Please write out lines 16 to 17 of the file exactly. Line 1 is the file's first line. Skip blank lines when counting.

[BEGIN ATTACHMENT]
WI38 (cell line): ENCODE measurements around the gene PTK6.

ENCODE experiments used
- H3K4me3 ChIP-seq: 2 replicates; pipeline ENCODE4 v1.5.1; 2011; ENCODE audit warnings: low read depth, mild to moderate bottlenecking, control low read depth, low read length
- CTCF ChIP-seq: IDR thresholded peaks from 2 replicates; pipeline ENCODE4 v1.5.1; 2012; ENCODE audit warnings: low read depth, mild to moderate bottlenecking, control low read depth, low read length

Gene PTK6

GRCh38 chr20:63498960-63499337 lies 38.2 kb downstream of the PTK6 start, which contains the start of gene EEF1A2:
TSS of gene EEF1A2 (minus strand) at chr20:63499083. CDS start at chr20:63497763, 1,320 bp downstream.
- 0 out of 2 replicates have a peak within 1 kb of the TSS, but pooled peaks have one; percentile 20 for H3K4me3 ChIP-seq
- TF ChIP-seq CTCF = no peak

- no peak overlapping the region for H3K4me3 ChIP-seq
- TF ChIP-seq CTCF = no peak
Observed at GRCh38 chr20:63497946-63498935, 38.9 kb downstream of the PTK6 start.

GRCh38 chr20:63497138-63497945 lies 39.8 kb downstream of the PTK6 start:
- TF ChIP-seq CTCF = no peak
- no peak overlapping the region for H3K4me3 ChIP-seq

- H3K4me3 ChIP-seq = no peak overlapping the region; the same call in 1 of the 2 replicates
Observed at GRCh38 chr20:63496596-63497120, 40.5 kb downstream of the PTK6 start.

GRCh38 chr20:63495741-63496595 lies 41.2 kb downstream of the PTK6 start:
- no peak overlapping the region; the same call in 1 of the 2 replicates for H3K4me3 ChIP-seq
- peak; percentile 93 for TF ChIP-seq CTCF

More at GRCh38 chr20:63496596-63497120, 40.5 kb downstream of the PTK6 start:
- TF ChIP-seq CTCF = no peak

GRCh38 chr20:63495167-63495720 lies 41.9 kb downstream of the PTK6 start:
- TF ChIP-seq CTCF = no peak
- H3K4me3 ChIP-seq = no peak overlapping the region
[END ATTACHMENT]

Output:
- H3K4me3 ChIP-seq = no peak overlapping the region; the same call in 1 of the 2 replicates
Observed at GRCh38 chr20:63496596-63497120, 40.5 kb downstream of the PTK6 start.